BY RUTH RICE
We got trouble right here in the Flood City.
Fast-talking traveling salesman Harold Hill will be the center of attention when “The Music Man” hits the stage at 7:30 p.m. April 26 at Pasquerilla Performing Arts Center, Richland Township.
John Adkison of Sonora, Calif., is fulfilling a lifelong dream by portraying Hill.
“I’ve wanted to play him my whole life,” Adkison said from Spokane, Wash. “He’s the reason I’m in show business. I saw the movie as a kid. My life story has been leading up to this moment.”
“The Music Man” takes place in the small town of River City, Iowa, in 1912.
Professor Harold Hill cons the townspeople into buying musical instruments and uniforms for a boy’s band, planning to skip town with the cash, but his plans fall apart when he falls in love with Marian, the town’s librarian.
Classic songs will include “Ya Got Trouble,” “Seventy-Six Trombones,” “Goodnight My Someone,” “Gary, Indiana” and “Till There Was You.”
The all-American musical is the winner of six Tony Awards, beating out “West Side Story” for Best Musical.
The original cast included Tony-Award winners Robert Preston as Harold Hill and Barbara Cook as Marian.
Preston went on to reprise his role in the 1962 screen adaptation of “The Music Man.”
The play also won Tony Awards for best featured actor in a musical, best conductor and musical director and best stage technician.
Adkison has performed in the show’s ensemble several times, but this tour has been his first time stepping into the con man’s shoes.
“I love what I do, playing Harold Hill every night,” Adkison said. “It’s a joy to go out and play, a total blast.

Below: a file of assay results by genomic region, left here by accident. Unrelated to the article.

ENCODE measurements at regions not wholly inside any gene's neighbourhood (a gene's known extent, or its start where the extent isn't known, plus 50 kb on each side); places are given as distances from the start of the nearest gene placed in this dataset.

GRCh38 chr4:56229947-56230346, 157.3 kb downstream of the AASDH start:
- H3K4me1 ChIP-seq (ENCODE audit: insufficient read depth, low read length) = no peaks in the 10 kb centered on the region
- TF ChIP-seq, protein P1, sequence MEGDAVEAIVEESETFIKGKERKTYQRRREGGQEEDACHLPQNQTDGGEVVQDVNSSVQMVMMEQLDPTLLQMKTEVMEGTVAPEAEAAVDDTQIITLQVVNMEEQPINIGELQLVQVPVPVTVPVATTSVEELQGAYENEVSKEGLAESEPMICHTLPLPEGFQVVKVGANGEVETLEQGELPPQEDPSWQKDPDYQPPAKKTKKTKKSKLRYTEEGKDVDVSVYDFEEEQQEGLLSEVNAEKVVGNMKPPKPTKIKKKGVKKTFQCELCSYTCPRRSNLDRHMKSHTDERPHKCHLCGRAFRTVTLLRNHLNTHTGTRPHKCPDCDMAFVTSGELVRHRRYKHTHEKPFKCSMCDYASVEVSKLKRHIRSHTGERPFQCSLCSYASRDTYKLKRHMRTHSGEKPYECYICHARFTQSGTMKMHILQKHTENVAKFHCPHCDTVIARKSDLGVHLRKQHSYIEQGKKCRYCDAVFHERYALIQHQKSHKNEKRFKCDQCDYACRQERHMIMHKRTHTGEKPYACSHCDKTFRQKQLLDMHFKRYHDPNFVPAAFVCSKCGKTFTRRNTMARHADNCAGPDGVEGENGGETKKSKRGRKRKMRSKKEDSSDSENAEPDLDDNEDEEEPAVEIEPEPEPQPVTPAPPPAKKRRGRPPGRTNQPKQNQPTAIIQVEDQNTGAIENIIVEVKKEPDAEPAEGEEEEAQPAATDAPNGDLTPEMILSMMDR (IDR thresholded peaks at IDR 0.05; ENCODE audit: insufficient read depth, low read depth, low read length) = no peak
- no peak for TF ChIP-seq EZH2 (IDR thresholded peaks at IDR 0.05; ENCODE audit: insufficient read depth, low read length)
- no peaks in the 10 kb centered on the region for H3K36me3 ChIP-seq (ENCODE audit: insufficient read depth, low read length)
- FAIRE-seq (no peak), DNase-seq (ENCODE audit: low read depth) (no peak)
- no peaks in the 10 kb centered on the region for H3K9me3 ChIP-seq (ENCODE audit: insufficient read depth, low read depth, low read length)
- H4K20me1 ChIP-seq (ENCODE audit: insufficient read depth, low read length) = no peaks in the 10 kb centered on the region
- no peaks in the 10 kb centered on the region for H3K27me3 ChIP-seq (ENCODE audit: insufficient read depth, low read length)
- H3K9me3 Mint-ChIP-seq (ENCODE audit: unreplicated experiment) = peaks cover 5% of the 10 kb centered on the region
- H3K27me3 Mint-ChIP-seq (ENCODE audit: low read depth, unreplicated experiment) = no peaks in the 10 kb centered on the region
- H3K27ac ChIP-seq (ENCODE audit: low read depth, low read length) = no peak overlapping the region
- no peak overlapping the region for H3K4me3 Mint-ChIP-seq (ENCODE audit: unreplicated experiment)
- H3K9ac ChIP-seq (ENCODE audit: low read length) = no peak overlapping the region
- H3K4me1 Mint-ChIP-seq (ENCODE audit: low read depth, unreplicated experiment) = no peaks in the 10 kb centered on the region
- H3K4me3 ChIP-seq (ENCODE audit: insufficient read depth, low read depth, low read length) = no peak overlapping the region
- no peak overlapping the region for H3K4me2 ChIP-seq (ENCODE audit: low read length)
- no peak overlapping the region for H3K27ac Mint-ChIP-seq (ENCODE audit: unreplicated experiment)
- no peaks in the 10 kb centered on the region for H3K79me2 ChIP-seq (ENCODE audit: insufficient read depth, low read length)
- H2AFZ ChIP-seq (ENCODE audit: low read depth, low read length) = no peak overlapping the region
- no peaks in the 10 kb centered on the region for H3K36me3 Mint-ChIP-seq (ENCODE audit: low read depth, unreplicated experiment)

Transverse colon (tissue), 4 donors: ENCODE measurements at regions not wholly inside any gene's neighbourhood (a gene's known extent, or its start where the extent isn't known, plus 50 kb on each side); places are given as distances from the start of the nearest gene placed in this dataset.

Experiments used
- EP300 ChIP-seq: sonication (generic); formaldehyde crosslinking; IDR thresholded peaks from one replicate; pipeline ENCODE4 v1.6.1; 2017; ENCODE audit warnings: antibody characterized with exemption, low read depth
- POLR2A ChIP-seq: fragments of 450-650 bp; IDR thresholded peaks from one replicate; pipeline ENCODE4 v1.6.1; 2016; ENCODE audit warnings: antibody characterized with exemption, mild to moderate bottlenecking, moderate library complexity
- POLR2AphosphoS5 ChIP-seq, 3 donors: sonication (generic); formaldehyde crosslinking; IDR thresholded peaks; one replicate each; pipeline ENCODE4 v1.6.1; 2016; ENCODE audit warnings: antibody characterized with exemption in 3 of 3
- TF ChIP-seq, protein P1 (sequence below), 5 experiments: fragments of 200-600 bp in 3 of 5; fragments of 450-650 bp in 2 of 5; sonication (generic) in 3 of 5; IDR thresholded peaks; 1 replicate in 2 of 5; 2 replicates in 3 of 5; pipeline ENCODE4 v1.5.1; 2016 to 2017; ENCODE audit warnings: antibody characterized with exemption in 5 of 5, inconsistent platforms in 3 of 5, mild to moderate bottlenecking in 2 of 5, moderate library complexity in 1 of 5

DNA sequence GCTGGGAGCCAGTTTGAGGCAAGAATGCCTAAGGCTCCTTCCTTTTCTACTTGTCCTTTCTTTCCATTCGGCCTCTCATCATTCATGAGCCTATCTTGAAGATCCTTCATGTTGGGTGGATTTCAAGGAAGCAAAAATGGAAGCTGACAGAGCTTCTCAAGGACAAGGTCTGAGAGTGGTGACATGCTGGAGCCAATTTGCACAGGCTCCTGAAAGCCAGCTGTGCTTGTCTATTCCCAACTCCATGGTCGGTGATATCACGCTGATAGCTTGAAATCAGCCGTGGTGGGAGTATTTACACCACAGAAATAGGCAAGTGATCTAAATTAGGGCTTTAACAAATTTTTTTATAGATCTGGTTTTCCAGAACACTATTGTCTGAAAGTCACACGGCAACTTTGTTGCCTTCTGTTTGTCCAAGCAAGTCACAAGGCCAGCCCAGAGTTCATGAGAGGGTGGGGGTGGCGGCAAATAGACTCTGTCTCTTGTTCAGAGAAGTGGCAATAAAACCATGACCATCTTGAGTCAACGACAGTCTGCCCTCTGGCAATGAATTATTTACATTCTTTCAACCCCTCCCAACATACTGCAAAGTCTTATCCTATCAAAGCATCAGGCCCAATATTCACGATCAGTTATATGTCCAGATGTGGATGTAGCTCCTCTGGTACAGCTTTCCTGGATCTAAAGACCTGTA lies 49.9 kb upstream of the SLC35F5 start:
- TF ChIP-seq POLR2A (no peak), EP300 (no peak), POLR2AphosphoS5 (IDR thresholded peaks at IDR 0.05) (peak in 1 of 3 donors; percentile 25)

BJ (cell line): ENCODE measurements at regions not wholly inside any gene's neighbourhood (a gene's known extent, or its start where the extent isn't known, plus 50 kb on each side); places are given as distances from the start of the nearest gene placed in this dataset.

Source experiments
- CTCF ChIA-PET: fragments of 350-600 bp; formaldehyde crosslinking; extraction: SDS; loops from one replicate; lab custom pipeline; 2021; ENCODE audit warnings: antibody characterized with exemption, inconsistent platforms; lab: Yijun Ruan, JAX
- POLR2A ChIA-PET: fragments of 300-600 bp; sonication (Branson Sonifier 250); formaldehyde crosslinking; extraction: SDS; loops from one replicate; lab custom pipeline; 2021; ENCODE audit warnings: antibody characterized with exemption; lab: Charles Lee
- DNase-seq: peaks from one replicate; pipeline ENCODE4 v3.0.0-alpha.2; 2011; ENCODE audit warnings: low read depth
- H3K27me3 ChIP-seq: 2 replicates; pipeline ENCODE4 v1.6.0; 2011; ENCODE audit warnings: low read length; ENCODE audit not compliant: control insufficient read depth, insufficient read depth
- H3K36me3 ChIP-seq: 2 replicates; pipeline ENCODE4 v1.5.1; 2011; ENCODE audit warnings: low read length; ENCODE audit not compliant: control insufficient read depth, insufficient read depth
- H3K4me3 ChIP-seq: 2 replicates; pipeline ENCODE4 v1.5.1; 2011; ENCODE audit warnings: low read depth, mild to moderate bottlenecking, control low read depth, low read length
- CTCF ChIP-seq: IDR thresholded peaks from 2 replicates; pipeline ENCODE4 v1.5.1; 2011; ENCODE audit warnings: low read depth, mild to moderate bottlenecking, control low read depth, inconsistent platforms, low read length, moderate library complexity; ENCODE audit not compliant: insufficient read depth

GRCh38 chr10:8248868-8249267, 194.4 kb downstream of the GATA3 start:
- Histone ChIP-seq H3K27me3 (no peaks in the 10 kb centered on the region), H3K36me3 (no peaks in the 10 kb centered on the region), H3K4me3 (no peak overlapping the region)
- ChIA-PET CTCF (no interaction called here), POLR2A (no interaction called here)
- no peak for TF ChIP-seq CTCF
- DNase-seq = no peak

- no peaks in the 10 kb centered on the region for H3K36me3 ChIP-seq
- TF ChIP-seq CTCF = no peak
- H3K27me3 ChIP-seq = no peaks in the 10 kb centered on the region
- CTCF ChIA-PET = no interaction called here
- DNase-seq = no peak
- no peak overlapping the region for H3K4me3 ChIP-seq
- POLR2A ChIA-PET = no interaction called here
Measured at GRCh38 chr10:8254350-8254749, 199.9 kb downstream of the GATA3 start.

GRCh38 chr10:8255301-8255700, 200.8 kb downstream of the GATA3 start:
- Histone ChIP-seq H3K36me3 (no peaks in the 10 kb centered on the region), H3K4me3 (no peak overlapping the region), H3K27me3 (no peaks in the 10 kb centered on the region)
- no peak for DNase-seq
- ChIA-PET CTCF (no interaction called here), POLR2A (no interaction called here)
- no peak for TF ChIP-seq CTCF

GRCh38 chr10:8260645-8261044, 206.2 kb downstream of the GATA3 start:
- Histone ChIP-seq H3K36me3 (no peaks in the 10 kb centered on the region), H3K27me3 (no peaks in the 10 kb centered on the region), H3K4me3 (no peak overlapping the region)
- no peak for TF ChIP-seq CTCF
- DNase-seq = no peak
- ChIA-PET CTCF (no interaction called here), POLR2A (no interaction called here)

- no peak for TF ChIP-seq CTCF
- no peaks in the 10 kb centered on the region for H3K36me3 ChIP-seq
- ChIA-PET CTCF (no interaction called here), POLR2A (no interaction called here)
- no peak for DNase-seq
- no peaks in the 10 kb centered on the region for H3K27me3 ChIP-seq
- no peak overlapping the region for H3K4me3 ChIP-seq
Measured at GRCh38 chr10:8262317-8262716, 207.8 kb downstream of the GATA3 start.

“The show is so well-written and well-crafted, it’s not hard to do. It’s well-structured and well-paced. I have breaks off stage.”
While some might say Adkison has the hardest work portraying the lead role, he believes that honor goes to the dancers in the show.
“I marvel at what they can do,” he said. “I just go out and talk.”
When “The Music Man” hits Johns-town, Adkison said it will be postage-stamp Broadway, with the stage crammed full of sets from the Broadway revival of the show.
The costumes also will be from the revival, and an eight-piece band travels with the show.
Sounding much like the fast-talking Hill, Adkison said the show is a full-scale production, a sure-fire hit.
“Unless the audience is asleep, they will have a good time,” he said. “We’ve gotten a terrific response. It’s a pleasure to bring this caliber of a show.”
The play is being produced by Windwood Productions, whose credits include national tours of “Cabaret,” “Bye Bye Birdie,” “Altar Boyz” and “Little Women.”
A professional actor for 18 years, Adkison acts with the Sierra Repertory Theater in Sonora, where he does three or four roles a year and has served as its music director.
“I probably know more about music than Harold Hill,” he said. “Live theater is the beginning and end of being an actor.”
When not on the stage, Adkison works as a substitute teacher and does video production work.